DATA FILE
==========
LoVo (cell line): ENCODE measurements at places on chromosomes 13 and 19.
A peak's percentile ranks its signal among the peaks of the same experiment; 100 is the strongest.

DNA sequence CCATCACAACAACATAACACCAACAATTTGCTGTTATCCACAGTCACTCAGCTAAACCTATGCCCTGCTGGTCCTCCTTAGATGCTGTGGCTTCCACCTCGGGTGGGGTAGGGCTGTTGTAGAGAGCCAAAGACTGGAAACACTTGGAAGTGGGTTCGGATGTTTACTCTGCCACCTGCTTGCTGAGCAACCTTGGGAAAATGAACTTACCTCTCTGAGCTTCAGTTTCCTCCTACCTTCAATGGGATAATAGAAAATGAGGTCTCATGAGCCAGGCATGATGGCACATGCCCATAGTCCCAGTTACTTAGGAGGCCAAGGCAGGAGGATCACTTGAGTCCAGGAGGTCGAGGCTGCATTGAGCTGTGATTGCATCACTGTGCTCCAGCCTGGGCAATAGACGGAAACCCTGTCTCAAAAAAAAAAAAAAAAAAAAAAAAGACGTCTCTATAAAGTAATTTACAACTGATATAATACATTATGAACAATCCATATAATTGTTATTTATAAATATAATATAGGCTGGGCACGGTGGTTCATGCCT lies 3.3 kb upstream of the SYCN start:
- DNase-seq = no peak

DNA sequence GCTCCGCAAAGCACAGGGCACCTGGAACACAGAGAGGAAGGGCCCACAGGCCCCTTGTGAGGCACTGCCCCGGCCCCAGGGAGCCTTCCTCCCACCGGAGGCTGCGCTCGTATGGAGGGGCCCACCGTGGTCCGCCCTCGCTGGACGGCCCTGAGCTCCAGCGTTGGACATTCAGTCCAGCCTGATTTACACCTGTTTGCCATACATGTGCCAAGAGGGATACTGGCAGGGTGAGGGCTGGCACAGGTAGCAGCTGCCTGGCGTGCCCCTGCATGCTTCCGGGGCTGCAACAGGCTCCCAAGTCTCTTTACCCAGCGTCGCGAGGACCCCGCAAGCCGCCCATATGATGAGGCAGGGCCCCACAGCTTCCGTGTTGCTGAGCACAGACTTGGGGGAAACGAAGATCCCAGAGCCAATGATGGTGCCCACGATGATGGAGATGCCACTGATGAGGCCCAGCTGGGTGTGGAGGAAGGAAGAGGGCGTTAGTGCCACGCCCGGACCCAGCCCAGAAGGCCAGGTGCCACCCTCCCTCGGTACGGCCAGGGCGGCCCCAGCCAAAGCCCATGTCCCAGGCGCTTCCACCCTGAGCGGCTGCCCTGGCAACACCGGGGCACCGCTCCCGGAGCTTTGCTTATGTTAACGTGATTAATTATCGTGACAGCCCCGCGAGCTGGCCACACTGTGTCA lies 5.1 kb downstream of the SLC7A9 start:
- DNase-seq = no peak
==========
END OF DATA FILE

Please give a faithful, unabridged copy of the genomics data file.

LoVo (cell line): ENCODE measurements at places on chromosomes 13 and 19.
A peak's percentile ranks its signal among the peaks of the same experiment; 100 is the strongest.

DNA sequence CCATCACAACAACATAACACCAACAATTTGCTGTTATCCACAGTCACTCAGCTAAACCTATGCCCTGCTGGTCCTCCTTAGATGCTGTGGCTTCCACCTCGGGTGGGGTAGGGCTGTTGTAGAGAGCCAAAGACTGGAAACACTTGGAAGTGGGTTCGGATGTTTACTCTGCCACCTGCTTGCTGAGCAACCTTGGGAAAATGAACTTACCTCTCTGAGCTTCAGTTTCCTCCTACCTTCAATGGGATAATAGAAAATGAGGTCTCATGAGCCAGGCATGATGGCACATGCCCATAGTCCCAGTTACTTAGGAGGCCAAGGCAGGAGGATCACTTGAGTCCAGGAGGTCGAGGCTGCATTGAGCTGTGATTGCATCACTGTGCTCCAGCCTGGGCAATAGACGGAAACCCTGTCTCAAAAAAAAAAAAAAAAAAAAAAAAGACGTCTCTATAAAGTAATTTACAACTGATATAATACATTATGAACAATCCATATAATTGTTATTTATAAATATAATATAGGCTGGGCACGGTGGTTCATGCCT lies 3.3 kb upstream of the SYCN start:
- DNase-seq = no peak

DNA sequence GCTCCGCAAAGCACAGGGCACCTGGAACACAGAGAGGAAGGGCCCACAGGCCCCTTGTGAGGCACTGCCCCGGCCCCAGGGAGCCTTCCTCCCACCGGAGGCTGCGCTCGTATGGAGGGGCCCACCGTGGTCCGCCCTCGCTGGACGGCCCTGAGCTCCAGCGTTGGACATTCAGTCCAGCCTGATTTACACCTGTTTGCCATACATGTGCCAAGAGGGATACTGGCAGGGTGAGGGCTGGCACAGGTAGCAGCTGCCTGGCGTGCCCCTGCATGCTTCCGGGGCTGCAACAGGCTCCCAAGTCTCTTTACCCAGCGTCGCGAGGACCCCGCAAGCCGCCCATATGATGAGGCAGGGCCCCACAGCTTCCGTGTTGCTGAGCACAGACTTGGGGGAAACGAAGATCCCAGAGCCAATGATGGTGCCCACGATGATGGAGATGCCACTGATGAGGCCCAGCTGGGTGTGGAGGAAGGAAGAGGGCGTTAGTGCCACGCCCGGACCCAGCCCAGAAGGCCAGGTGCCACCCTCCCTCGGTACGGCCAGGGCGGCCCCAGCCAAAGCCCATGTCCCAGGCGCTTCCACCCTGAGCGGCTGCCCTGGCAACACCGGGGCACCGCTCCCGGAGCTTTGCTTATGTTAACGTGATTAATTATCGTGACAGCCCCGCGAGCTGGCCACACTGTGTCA lies 5.1 kb downstream of the SLC7A9 start:
- DNase-seq = no peak